Google’s ‘AMP for Email’ – Really Cool or Terrible Idea?

Earlier this week, Google announced it is bringing its Accelerated Mobile Pages (AMP) technology to Gmail to create more engaging and interactive experiences with email.  With over 1 billion users and the 2nd most popular email client globally, Google’s goal with AMP is to modernize Gmail and create new possibilities for dynamic and interactive email.   

Access to this feature, eloquently called ‘AMP for Email’, is currently available to developers through the Gmail Developer Preview, and access can be requested to start building and testing your very own dynamic emails. Even better, AMP for Email is an open spec allowing other email clients to adopt it, scaling the possibilities of bringing interactive email to the masses. 

“AMP started as an effort to help publishers, but as its capabilities have expanded over time, it’s now one of the best ways to build rich webpages,” Aakash Sahney, Gmail Product Manager said. “With this came the opportunity to modernize one of the most popular places where people spend their time: email.”

In short, what this means is that the solution can allow users to take actions such as RSVP’ing for an event, browsing & shipping current inventory, or completing a survey without ever leaving the email. The real power with AMP is that it will also “make it possible for information to easily kept up-to-date, so emails never get stale and the content is accurate when a user looks at it,” according to Sahney.  

Pretty cool right? Well, like most innovation and changes coming out of Google like the Gmail tabs, native unsubscribe link, and TLS red padlock icon, not everyone seems to be jumping for joy.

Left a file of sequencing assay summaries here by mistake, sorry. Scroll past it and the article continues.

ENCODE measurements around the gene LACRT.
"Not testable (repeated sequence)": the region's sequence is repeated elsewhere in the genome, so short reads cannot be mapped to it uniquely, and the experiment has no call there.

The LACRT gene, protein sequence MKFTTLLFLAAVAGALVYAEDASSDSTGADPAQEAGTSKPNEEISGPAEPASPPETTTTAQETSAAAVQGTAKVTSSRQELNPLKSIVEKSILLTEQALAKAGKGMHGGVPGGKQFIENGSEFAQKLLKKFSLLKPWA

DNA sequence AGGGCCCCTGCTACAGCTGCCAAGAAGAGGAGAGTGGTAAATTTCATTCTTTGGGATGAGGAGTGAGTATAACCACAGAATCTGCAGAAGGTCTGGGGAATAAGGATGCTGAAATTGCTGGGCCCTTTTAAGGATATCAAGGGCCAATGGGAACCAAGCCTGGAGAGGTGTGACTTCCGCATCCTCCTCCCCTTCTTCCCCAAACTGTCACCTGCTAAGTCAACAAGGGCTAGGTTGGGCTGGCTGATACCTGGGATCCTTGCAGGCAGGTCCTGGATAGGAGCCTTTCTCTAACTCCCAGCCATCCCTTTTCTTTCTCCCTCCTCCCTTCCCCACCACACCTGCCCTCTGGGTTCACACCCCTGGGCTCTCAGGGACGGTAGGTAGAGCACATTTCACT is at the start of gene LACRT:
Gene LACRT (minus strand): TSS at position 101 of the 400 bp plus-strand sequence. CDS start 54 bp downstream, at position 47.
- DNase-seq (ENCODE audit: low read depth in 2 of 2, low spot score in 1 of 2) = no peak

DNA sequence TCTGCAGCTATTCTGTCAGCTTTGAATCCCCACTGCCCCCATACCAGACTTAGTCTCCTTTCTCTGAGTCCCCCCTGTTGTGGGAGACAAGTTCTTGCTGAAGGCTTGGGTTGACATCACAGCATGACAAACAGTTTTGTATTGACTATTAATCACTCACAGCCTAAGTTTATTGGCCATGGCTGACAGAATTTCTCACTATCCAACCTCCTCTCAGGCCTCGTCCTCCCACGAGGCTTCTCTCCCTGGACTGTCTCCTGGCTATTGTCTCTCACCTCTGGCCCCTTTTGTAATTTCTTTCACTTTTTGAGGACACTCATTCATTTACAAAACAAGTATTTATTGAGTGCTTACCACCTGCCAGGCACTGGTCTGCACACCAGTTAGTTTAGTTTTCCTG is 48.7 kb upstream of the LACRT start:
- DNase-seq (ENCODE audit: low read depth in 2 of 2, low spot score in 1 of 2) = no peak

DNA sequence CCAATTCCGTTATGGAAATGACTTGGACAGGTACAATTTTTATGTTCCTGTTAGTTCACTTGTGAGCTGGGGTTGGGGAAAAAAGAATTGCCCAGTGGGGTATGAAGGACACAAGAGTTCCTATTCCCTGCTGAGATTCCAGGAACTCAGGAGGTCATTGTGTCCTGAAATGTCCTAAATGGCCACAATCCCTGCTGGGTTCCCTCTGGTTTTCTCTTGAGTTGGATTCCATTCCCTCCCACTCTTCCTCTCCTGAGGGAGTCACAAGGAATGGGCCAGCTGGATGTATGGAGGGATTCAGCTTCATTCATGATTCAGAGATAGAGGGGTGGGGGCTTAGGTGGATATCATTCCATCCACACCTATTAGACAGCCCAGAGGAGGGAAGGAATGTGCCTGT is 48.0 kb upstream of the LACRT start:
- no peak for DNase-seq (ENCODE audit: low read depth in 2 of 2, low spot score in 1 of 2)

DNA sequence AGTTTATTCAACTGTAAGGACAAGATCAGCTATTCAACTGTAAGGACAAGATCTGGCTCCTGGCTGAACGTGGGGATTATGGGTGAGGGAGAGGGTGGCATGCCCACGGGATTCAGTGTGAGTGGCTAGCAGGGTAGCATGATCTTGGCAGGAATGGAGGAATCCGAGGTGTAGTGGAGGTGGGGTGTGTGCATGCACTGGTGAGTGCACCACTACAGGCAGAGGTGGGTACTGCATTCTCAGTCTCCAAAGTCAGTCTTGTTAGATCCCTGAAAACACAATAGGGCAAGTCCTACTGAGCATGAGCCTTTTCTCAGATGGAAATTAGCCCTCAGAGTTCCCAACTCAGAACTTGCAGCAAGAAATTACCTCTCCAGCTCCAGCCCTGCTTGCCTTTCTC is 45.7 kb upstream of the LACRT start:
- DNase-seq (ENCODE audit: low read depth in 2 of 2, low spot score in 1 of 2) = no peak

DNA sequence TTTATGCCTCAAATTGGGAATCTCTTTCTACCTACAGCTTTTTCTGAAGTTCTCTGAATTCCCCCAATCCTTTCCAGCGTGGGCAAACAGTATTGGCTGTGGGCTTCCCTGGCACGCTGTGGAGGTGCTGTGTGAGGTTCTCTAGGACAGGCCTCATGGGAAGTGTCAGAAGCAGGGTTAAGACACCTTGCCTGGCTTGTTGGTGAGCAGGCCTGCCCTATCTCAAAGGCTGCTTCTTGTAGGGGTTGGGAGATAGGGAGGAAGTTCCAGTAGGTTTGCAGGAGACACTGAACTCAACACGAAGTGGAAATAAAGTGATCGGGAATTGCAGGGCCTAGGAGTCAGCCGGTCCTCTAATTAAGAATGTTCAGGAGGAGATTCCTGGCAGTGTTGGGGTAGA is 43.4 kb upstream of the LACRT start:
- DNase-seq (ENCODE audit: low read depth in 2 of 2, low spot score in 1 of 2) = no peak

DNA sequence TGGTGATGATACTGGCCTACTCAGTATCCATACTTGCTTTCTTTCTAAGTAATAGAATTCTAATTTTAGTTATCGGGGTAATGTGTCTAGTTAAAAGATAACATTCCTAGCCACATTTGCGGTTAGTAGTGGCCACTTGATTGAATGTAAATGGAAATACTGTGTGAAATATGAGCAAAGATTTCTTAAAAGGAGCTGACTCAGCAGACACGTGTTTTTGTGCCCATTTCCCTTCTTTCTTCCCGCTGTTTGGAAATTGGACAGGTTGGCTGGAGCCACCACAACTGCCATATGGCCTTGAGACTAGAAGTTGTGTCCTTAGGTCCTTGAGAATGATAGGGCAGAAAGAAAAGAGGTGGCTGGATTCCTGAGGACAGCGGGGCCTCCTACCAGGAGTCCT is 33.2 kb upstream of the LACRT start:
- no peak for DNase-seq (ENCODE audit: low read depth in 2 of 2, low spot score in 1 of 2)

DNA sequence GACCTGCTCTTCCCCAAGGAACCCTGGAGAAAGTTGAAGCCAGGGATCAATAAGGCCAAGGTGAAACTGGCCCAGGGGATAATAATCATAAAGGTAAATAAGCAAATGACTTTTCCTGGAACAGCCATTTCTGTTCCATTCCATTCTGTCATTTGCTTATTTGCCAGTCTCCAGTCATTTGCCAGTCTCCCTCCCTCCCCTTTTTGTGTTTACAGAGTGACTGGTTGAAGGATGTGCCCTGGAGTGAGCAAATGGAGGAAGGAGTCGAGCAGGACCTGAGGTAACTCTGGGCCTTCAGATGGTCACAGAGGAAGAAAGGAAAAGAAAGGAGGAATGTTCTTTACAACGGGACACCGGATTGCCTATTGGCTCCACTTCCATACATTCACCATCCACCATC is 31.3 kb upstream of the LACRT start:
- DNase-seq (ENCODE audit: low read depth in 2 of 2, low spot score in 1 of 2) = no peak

A recent TechCrunch article provided a point of view as to why AMP for Email is a terrible idea. The article argues that this feature is one made for competitive business reasons and not in the best interest of its users. The author, Devin Coldewey, uses analogies like sidewalks, electrical outlets, and forks to explain their specific purpose, longevity, and simplicity in comparing why email should remain the way it is designed today.  

“AMP is, to begin with, Google exerting its market power to extend its control over others’ content. Facebook is doing it, so Google has to,” Coldeway said. “Using its privileged position as the means through which people find a great deal of content, Google is attempting to make it so that the content itself must also be part of a system it has defined.” 

It’s an interesting take, and well worth the full read.  What is your opinion on this new feature? From my vantage point, Google has demonstrated over the years that levering the popularity of Gmail and the amount of time user spend in their email client, is a valuable strategy for Google as a business. Whether those benefits are skewed towards the end user’s needs vs. the overall business is up for debate.

Either point of view you may have, one thing is for certain. When news comes out of Google about changes or innovation to Gmail, the industry and marketers pay close attention.
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Anthony Chiulli
Associate Principal, Deliverability Services
eec Member Advisory Committee (Board) Member